17. Valley and spin thermoelectric transport in ferromagnetic silicene junctions

    Ping Niu, Zhi; Dong, Shihao

    2014-01-01

    We have investigated the valley and spin resolved thermoelectric transport in a normal/ferromagnetic/normal silicene junction. Due to the coupling between the valley and spin degrees of freedom, thermally induced pure valley and spin currents can be demonstrated. The magnitude and sign of these currents can be manipulated by adjusting the ferromagnetic exchange field and local external electric field, thus the currents are controllable. We also find fully valley and/or spin polarized currents. Similar to the currents, owing to the band structure symmetry, tunable pure spin and/or valley thermopowers with zero charge counterpart are generated. The results obtained here suggest a feasible way of generating a pure valley (spin) current and thermopower in silicene

  18. Valley Hall effect and Nernst effect in strain engineered graphene

    Niu, Zhi Ping; Yao, Jian-ming

    2018-04-01

    We theoretically predict the existence of tunneling valley Hall effect and Nernst effect in the normal/strain/normal graphene junctions, where a strained graphene is sandwiched by two normal graphene electrodes. By applying an electric bias a pure transverse valley Hall current with longitudinal charge current is generated. If the system is driven by a temperature bias, a valley Nernst effect is observed, where a pure transverse valley current without charge current propagates. Furthermore, the transverse valley current can be modulated by the Fermi energy and crystallographic orientation. When the magnetic field is further considered, we obtain a fully valley-polarized current. It is expected these features may be helpful in the design of the controllable valleytronic devices.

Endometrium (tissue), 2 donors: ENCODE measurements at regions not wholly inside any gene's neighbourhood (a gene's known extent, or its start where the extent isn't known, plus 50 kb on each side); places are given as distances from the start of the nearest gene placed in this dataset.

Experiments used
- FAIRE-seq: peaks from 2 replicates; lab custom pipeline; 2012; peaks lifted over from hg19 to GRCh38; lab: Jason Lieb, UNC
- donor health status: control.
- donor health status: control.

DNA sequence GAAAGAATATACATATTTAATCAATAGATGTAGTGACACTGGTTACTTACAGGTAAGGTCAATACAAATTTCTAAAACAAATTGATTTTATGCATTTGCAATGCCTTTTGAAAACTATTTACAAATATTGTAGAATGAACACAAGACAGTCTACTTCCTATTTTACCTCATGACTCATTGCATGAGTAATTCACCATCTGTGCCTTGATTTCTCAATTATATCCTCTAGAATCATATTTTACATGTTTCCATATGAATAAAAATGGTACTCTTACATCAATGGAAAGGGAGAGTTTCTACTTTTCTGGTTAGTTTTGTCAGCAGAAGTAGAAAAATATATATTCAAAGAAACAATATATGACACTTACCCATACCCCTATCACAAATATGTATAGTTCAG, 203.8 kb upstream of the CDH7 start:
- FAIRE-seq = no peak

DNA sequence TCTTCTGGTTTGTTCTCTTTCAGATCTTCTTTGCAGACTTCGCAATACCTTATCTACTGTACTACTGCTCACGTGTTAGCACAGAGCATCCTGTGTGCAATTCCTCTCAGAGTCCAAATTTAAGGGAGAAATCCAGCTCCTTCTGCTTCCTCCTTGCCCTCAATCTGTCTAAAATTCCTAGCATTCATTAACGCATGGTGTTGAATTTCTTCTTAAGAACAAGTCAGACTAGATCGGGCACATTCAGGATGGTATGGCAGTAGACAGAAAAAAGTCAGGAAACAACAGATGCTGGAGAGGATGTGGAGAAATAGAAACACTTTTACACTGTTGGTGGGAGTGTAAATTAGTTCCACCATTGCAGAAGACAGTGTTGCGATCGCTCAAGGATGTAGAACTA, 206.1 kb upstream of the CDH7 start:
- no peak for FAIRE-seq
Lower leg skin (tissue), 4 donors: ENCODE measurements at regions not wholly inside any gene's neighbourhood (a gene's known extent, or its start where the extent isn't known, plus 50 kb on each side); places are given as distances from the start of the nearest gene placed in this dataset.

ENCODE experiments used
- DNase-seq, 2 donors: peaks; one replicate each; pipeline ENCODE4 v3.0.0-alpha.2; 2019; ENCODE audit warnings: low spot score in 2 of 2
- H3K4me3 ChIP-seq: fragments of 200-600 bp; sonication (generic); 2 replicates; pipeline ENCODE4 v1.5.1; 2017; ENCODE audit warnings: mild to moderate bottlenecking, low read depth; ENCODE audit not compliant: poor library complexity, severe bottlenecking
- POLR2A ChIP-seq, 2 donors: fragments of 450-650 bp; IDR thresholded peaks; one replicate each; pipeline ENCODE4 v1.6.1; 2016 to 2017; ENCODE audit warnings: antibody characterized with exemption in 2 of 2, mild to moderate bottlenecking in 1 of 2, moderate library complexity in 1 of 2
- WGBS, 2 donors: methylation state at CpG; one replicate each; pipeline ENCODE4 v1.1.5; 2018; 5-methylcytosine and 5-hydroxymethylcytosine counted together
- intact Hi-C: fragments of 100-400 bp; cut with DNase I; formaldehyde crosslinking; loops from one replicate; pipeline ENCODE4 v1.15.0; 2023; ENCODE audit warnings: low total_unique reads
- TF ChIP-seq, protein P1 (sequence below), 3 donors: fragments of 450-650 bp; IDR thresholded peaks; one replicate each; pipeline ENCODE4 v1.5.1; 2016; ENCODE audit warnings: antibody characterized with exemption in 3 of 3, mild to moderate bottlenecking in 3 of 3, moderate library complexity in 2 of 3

19. MX Siting Investigation. Gravity Survey - Sevier Desert Valley, Utah.

    1981-01-24

    Cheyenne, Wyoming. DMAHTC reduces the data to Simple Bouguer Anomaly (see Section A1.4, Appendix Al.0). The Defense Mapping Agency Aerospace Center...Desert Valley, Utah ......... 2 2 Topographic Setting - Sevier Desert Valley, Utah . 3 LIST OF DRAWINGS Drawing Number 1 Complete Bouguer Anomaly...gravity stations were distributed throughout the valley at an approxi- mate interval of 1.4 miles (2.3 km). Drawing 1 is a Complete Bouguer Anomaly

  20. Electronics and electronic systems

    Olsen, George H

    1987-01-01

    Electronics and Electronic Systems explores the significant developments in the field of electronics and electronic devices. This book is organized into three parts encompassing 11 chapters that discuss the fundamental circuit theory and the principles of analog and digital electronics. This book deals first with the passive components of electronic systems, such as resistors, capacitors, and inductors. These topics are followed by a discussion on the analysis of electronic circuits, which involves three ways, namely, the actual circuit, graphical techniques, and rule of thumb. The remaining p